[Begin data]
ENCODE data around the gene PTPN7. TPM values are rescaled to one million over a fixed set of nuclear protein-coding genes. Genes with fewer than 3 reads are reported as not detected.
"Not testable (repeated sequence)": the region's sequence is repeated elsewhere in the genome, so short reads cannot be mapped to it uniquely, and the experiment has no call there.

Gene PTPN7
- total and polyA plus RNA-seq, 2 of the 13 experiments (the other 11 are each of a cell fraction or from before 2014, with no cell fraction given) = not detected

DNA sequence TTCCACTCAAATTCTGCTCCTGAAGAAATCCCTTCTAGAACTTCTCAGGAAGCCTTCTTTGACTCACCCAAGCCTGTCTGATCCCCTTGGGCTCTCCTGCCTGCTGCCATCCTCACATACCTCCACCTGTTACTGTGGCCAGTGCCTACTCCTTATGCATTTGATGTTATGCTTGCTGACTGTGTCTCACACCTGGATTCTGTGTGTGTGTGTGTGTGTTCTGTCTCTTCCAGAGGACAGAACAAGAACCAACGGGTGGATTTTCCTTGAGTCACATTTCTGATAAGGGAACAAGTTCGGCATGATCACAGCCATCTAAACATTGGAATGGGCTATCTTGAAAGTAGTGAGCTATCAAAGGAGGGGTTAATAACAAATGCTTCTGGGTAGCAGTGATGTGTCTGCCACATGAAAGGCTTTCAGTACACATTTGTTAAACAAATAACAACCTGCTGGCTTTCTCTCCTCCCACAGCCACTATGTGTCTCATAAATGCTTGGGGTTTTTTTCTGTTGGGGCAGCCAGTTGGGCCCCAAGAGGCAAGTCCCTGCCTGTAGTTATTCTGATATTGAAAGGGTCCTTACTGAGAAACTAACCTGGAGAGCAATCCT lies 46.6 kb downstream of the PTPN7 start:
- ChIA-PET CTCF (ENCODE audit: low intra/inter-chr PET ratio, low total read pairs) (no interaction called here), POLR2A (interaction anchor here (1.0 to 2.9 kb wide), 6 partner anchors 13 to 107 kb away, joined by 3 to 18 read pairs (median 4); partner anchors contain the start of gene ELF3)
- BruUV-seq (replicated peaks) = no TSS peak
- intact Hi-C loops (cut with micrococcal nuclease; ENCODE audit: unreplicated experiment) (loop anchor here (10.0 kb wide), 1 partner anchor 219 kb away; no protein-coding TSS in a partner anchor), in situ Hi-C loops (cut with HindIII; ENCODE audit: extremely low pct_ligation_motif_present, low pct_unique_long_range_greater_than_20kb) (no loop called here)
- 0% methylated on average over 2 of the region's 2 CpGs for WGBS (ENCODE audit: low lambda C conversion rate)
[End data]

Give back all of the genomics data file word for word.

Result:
ENCODE data around the gene PTPN7. TPM values are rescaled to one million over a fixed set of nuclear protein-coding genes. Genes with fewer than 3 reads are reported as not detected.
"Not testable (repeated sequence)": the region's sequence is repeated elsewhere in the genome, so short reads cannot be mapped to it uniquely, and the experiment has no call there.

Gene PTPN7
- total and polyA plus RNA-seq, 2 of the 13 experiments (the other 11 are each of a cell fraction or from before 2014, with no cell fraction given) = not detected

DNA sequence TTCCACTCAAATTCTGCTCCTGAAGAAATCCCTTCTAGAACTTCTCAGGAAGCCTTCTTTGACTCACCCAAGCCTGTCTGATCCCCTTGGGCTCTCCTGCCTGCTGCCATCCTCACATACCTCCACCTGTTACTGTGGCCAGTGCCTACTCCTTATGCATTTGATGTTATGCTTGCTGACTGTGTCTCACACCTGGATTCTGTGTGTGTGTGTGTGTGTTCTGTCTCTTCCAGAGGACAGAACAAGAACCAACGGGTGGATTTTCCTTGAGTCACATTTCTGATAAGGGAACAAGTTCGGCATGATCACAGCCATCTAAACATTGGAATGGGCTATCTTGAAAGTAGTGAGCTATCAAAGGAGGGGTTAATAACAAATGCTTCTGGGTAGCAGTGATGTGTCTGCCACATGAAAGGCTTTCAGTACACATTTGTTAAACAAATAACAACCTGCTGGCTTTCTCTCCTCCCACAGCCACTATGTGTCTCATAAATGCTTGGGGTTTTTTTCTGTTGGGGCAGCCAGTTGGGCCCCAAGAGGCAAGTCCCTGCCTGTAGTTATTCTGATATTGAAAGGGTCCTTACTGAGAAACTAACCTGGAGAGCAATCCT lies 46.6 kb downstream of the PTPN7 start:
- ChIA-PET CTCF (ENCODE audit: low intra/inter-chr PET ratio, low total read pairs) (no interaction called here), POLR2A (interaction anchor here (1.0 to 2.9 kb wide), 6 partner anchors 13 to 107 kb away, joined by 3 to 18 read pairs (median 4); partner anchors contain the start of gene ELF3)
- BruUV-seq (replicated peaks) = no TSS peak
- intact Hi-C loops (cut with micrococcal nuclease; ENCODE audit: unreplicated experiment) (loop anchor here (10.0 kb wide), 1 partner anchor 219 kb away; no protein-coding TSS in a partner anchor), in situ Hi-C loops (cut with HindIII; ENCODE audit: extremely low pct_ligation_motif_present, low pct_unique_long_range_greater_than_20kb) (no loop called here)
- 0% methylated on average over 2 of the region's 2 CpGs for WGBS (ENCODE audit: low lambda C conversion rate)